Engineering Study Abroad: Amber Kauppila ’19, Vaasa, Finland

Michigan Tech Environmental Engineering student Amber Kauppila in Vaasa, Finland stands at the shore of Bothnia Bay in Vaasa, Finland
Michigan Tech Environmental Engineering student Amber Kauppila, in Finland

As an engineer-to-be, Amber Kauppila wanted to learn how to work effectively in a diverse setting, and how to persevere in isolating and challenging circumstances. She enrolled in European Project Semester (EPS) for the spring of 2019 in Vaasa, Finland, attending Novia University of Applied Sciences. She shares her experience, below, in hopes of inspiring others to give Study Abroad a try!

First, please tell us a bit about yourself.
I love to do anything outdoors—running, hiking, kayaking, mountain biking, snowboarding, fishing, and camping. I also enjoy doing yoga, reading, and playing the guitar.

Never stop learning, and go home at the end of the day with a sense of purpose—those are my professional goals. Create a positive environmental change to the planet, and the world we live in—that is my dream. In fact, I chose environmental engineering because I believe it will enable me to make the most positive difference to the environment.

How did you get interested in Studying Abroad?
A part of me always wanted to travel the world, whether it was through a study abroad program or after graduation sometime, some way. How I ended up deciding on the European Project Semester (EPS) program was a magically unplanned, twist of events.

I found out about the EPS program from my CEE academic advisor at Michigan Tech, Julie Ross. I had met with her to discuss possible options about my upcoming graduation. I transferred to Michigan Tech my sophomore year. Consequently I had a few gaps in my flowchart. I wouldn’t have enough classes in my schedule to be a full-time student for my last three semesters. I was considering either pursuing the accelerated master’s program at Michigan Tech, or possibly studying abroad. As Julie and I were weighing my options, I told her of my interest in sustainable waste management and green energy. I also told her of my inner longing to travel. It had always been a dream of mine to go to Finland. My great grandparents were 100 percent Finnish and immigrated from Finland to the US through Ellis Island in the early 1900s. A huge part of my nationality and heritage is predominantly Finnish. Julie told me about the EPS program in Finland, and everything just seemed to fall into place.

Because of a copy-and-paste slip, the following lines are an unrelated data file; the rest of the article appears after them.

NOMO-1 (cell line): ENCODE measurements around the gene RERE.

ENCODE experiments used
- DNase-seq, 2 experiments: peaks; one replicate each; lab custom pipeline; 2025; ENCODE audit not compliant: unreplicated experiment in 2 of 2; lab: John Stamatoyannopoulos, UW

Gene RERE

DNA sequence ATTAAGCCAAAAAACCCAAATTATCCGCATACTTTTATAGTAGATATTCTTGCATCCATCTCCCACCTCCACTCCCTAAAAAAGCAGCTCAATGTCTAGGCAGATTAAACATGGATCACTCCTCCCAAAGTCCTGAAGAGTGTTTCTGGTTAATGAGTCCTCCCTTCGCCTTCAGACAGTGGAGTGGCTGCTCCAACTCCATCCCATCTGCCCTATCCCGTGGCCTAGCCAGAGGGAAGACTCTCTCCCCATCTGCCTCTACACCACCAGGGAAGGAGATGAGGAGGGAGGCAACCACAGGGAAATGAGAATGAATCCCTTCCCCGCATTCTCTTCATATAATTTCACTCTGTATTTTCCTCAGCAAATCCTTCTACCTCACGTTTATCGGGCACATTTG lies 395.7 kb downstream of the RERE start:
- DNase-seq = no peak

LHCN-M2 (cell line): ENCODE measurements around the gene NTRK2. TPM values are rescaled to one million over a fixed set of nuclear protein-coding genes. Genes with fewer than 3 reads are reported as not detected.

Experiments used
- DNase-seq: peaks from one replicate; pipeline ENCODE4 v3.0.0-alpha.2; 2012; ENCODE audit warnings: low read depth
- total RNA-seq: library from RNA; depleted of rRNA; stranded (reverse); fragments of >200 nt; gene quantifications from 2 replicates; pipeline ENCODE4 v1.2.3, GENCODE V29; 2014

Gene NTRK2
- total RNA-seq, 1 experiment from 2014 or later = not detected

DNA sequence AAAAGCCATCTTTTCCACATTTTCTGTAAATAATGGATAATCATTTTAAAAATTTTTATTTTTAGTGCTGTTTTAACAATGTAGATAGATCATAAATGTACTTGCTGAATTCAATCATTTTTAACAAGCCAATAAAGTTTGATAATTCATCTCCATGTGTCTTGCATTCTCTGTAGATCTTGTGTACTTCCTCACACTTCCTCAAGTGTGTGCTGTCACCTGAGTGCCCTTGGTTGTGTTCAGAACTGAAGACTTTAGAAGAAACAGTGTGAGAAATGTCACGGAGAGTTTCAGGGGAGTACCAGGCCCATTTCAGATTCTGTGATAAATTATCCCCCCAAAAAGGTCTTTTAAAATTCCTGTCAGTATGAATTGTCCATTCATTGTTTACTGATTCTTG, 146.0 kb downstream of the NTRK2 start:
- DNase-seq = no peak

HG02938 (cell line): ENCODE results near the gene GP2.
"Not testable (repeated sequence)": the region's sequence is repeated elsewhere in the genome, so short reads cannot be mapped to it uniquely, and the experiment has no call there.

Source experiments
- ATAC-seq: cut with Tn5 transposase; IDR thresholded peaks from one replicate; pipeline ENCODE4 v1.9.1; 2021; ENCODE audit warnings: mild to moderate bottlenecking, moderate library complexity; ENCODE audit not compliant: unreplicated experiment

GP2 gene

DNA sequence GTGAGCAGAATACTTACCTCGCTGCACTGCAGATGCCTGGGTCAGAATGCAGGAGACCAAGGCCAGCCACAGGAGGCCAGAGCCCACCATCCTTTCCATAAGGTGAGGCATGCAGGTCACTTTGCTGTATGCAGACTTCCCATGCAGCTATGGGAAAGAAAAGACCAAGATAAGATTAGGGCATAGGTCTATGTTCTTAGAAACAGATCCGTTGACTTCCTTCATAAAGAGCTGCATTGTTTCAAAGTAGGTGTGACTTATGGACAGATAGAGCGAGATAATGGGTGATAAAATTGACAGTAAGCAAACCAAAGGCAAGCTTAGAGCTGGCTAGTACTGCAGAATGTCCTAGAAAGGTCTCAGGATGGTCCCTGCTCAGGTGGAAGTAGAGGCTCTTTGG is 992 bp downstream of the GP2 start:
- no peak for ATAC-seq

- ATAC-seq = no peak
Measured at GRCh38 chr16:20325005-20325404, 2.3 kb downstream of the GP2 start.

I learned that EPS projects at Novia University of Applied Sciences in Finland, in particular, are focused on renewable energy, energy saving, sustainability, and clean technology. Even better, enrollment in EPS would fulfill my required senior design credit, as well as my project elective credits, all required in order to graduate! In that moment, it seemed too crazy how everything was working out so smoothly. It was really meant to be. Leaving the meeting that day, I was determined I would go to Finland for the EPS program.

Not only would this program educate and teach me new technical, social, and cross-cultural skills relevant to my engineering field, I’d get to study for four months abroad and finish out my education in my great grandparents’ native country!

Amber Kauppila and the Floating Solar Panel Park design team at Novia University of Applied Sciences in Vaasa, Finland. One student holds a small solar panel.
Amber Kauppila (second from left) and the Floating Solar Panel Park design team at Novia University of Applied Sciences in Vaasa, Finland